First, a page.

Daily News: December 9, 2016

Deloitte Survey: M&A Will Increase in First 90 Days After U.S. Elections

Against a backdrop of uncertainty, the M&A market dipped in 2016, but the Deloitte M&A trends report 2016, year-end edition, shows an anticipated rebound in 2017 with 86% of surveyed private equity and 71% of surveyed corporate dealmakers expecting to close more deals in the next 12 months. Many say deal size will increase in the next year as well (64%), according to a pre-election survey.

When asked if M&A will change during the first 90 days after the 2016 elections, 53% of respondents (65% of private equity respondents and 48% of corporate respondents) expected an increase in deal activity.

Market optimism expected after the U.S. elections was apparent amongst survey respondents, who anticipate more M&A — both major transformational and smaller strategic deals — between now and early 2017. Notably, 46% of surveyed corporate dealmakers intend to use their growing cash reserves for M&A — a 16-point jump from Deloitte’s spring M&A trends survey when cash deployments were most earmarked for organic investments.

While Britain’s exit from the European Union remains unresolved, survey respondents were undaunted by Brexit proceedings. Many said that Brexit’s impact on their organizations’ M&A strategies will translate into more deals in the UK (52% of private equity respondents and 44% of corporate respondents) and more deals in the European Union (56% of private equity respondents and 45% of corporate respondents).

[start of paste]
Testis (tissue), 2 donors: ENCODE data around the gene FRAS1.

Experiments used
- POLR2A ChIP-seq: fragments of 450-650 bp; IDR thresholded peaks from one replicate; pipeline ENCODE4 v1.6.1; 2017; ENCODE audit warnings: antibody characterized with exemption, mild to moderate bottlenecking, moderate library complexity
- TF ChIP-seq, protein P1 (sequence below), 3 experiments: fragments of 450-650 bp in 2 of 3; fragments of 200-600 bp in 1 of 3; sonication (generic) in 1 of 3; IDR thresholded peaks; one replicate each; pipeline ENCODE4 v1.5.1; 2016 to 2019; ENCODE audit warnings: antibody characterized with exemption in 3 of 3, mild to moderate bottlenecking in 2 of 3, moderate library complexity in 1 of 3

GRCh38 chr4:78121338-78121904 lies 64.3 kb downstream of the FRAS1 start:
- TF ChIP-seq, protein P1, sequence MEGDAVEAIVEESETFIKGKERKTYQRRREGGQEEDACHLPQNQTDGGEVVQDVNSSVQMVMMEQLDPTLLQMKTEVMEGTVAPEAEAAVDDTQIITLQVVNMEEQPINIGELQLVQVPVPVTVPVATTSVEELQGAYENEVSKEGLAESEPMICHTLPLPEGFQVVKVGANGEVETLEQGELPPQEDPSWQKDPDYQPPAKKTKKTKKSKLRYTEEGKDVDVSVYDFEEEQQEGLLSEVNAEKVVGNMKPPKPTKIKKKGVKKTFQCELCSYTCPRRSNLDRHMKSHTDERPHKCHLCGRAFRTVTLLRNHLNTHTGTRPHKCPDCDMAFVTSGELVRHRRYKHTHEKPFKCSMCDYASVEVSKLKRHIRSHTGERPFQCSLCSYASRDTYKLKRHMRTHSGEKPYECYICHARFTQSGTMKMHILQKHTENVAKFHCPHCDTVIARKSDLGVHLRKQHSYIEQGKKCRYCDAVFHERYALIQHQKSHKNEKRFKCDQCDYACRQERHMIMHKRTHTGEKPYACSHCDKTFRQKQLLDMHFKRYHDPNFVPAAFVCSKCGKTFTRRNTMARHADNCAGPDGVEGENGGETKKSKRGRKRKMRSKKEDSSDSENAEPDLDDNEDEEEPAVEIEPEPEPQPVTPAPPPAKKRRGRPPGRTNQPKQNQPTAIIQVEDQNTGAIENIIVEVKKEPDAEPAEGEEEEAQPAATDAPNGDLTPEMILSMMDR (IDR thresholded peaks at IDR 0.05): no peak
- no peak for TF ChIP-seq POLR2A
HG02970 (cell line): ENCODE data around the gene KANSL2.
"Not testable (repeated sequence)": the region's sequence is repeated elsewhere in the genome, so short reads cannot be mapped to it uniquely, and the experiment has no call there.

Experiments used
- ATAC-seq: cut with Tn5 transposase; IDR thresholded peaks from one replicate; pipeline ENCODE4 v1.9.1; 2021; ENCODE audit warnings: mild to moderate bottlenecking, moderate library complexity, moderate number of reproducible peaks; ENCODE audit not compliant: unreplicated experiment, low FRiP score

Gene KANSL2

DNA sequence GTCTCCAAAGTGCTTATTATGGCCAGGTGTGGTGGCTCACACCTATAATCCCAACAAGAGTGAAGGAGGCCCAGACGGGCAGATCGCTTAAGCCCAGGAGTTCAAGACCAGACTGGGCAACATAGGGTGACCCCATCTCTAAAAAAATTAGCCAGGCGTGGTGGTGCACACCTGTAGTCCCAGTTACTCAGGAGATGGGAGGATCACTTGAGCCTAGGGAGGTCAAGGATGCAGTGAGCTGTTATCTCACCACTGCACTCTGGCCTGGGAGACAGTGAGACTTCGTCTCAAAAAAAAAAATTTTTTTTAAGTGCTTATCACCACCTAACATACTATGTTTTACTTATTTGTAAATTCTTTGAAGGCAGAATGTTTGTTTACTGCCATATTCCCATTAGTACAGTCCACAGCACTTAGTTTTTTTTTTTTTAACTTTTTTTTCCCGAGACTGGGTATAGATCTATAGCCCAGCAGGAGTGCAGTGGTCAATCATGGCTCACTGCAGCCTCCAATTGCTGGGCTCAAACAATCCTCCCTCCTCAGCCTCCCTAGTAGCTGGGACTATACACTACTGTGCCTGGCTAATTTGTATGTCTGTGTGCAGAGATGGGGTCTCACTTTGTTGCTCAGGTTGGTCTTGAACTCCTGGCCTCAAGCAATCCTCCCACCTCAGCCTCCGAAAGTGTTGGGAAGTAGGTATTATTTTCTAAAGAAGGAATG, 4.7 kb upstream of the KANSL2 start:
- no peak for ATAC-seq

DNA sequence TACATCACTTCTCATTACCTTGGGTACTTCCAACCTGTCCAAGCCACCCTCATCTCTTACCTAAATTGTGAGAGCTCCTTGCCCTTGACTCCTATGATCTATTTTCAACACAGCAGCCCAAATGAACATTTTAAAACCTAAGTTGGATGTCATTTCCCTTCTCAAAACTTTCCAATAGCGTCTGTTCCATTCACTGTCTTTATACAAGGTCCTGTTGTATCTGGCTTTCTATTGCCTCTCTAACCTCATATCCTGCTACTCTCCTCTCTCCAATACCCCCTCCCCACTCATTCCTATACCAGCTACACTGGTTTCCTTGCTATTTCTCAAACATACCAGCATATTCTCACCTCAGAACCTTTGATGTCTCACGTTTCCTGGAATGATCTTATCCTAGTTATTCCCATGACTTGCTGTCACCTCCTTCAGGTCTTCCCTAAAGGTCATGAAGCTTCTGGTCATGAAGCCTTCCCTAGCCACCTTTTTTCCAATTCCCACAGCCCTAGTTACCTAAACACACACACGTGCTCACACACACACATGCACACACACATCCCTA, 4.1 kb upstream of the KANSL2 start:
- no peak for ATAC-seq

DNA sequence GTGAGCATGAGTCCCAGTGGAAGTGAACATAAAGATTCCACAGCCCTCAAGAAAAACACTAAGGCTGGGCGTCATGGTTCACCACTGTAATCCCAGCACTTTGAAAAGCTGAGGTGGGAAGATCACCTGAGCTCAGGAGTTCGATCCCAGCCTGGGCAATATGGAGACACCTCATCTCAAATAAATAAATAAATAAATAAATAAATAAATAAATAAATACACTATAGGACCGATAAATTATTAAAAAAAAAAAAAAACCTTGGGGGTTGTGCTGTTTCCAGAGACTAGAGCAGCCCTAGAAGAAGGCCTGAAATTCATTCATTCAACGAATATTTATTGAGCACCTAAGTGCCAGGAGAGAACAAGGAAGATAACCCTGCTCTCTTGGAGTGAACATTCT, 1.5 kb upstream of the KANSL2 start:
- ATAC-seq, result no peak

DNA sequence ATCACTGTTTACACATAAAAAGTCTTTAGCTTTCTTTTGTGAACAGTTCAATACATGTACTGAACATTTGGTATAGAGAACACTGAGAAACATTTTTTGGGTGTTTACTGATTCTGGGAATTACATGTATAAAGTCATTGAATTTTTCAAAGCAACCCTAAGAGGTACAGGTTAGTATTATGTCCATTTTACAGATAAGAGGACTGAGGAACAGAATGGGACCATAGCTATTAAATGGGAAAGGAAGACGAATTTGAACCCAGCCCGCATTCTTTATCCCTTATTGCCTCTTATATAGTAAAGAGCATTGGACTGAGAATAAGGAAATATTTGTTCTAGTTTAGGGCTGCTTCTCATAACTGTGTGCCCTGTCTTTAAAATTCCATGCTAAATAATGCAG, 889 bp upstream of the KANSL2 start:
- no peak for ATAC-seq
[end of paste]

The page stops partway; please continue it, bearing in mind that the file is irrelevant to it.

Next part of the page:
The UK continues to rank highly (31%) — second only to Canada (40%) and ahead of third-place China (25%) — among markets in which respondents plan to pursue deals.

Interest in divestitures have risen significantly in recent months with 73% of respondents planning to pursue a divestiture in the next year — up from 48% in spring 2016 and 31% in spring 2015. Financing needs and a change in strategy are noted as the most important reasons for divesting a business.

Technology fuels M&A strategy and gives rise to industry convergence

Acquiring technology assets has surged to tie for the No. 2 spot as the main strategic driver for M&A, more than tripling in importance since Deloitte’s spring 2016 M&A survey. Further, technology is seen as the sector most likely to converge with others (26%) at about twice the rate of convergences expected in financial services, construction, energy, telecommunications and professional services, respectively.

“Nearly all of our respondents acknowledge that industry convergence will continue to occur through transactions in the next few years,” said Russell Thomson, managing partner of Deloitte’s U.S. M&A Services practice.

When reporting on deals completed in the preceding two years, just 10% of respondents said value was not generated from more than half of their organizations’ deals, a significant improvement from 40% in spring 2016.

Unsurprisingly, the top factor in deal success for corporate respondents was effective integration (23%) and for private equity respondents it was proper target identification (21%).

“There’s no substitution for strong fundamentals in M&A strategy,” Thomson said, “Whether it’s effective due diligence, proper target identification and valuation or post-deal integration, success is most typically realized when the strategy preceding all of it is well researched and executed.”

The Deloitte M&A trends report, year-end 2016 edition was fielded online from September 12–20, 2016, by market research firm OnResearch. It polled 1,000 executives involved in M&A at U.S. corporations (75%) and private equity firms (25%). Corporate respondents’ organizations were public (37%) and privately held (63%).